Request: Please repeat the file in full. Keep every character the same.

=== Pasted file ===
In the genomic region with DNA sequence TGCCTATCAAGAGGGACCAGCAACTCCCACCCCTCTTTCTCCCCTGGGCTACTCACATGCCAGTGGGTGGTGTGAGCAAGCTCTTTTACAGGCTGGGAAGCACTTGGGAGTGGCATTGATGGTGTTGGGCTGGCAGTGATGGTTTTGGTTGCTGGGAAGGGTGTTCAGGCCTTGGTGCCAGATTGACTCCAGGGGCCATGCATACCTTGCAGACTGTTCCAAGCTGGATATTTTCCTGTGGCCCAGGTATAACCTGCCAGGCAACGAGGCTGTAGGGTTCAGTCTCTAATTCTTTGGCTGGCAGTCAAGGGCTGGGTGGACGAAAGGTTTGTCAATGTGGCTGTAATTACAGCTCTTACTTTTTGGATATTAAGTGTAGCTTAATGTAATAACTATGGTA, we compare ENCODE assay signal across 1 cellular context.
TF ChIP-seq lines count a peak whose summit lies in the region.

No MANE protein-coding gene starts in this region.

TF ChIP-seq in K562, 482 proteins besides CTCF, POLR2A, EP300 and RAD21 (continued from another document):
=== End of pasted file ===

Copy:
In the genomic region with DNA sequence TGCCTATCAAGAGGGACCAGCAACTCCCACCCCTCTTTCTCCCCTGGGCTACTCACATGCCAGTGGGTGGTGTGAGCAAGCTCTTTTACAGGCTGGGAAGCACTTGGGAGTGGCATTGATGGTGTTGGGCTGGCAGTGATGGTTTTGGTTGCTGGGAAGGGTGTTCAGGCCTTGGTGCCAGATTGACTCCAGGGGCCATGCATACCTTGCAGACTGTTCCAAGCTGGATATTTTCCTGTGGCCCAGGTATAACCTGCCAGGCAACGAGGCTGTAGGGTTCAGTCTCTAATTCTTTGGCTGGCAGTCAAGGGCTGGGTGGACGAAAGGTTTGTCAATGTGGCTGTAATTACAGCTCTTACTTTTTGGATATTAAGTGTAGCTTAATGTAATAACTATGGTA, we compare ENCODE assay signal across 1 cellular context.
TF ChIP-seq lines count a peak whose summit lies in the region.

No MANE protein-coding gene starts in this region.

TF ChIP-seq in K562, 482 proteins besides CTCF, POLR2A, EP300 and RAD21 (continued from another document):